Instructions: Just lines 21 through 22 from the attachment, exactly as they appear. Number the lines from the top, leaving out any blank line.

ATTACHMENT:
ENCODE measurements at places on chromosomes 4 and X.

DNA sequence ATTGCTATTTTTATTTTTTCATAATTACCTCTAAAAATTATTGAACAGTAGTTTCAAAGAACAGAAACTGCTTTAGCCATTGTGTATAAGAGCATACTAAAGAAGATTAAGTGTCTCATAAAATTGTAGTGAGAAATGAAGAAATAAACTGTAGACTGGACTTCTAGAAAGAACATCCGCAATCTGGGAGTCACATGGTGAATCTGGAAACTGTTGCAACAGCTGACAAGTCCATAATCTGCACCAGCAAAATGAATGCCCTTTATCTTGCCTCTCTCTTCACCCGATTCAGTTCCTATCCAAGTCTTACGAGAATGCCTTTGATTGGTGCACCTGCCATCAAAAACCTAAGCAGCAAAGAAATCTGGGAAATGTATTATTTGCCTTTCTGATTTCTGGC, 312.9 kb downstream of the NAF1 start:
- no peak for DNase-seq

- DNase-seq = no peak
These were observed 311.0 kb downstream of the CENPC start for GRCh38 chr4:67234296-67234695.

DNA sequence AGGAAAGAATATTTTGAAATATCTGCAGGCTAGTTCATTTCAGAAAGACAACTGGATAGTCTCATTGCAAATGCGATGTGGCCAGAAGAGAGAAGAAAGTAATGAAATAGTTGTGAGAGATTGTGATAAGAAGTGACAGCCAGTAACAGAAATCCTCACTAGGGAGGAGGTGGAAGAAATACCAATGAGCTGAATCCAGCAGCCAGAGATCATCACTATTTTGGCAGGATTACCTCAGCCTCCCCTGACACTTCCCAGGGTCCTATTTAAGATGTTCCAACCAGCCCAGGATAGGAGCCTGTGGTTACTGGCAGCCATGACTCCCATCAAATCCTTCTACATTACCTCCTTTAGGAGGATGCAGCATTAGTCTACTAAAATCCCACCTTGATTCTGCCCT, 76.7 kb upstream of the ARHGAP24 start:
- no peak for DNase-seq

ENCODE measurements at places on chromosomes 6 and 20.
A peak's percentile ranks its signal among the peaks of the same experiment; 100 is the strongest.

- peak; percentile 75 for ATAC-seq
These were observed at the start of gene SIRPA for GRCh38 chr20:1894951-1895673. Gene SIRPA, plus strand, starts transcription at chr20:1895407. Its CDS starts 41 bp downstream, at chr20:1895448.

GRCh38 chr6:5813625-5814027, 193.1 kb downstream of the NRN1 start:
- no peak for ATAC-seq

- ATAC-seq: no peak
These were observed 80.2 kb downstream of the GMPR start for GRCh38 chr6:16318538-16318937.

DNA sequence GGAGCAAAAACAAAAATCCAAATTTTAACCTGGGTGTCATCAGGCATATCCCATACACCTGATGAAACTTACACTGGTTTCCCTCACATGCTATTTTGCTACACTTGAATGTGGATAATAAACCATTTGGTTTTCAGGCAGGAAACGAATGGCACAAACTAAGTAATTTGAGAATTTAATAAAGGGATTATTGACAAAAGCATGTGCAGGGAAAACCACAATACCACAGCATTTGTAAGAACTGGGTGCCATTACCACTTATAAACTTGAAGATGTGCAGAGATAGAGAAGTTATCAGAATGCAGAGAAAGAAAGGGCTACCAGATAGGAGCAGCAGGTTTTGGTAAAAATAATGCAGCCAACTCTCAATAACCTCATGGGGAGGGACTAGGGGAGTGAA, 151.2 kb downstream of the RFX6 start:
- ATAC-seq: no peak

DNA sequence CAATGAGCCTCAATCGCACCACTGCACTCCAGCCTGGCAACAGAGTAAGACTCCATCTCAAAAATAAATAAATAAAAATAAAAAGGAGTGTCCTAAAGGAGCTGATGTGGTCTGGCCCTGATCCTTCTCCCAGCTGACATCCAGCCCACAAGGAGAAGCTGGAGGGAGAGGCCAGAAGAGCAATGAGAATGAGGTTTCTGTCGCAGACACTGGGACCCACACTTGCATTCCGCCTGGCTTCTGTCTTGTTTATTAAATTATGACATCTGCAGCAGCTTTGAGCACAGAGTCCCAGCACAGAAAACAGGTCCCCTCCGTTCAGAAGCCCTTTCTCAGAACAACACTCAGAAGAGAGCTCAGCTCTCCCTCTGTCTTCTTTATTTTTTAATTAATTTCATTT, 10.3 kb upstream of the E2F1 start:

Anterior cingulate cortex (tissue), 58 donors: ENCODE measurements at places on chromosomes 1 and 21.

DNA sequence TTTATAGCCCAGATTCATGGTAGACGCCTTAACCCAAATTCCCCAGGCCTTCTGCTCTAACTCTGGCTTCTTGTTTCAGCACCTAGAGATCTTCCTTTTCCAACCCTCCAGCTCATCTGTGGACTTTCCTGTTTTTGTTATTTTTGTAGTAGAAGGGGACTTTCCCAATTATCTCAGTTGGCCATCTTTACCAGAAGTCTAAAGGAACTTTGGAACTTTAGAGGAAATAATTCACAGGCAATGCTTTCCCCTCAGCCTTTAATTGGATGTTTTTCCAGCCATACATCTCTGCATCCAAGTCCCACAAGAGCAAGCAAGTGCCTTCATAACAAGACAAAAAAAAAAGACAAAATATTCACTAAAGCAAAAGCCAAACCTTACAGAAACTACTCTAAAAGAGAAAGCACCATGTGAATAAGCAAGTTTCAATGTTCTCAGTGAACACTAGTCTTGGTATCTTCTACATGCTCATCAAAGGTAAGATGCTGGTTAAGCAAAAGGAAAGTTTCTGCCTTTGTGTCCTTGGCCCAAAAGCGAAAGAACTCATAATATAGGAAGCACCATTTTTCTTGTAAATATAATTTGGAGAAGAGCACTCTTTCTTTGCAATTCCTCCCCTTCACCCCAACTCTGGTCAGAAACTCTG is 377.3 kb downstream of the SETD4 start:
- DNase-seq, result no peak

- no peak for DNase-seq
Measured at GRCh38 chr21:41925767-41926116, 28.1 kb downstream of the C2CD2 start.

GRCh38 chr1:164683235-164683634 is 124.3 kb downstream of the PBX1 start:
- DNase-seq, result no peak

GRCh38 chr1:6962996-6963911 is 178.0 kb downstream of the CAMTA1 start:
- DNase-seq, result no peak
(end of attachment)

- DNase-seq, result no peak

- no peak for DNase-seq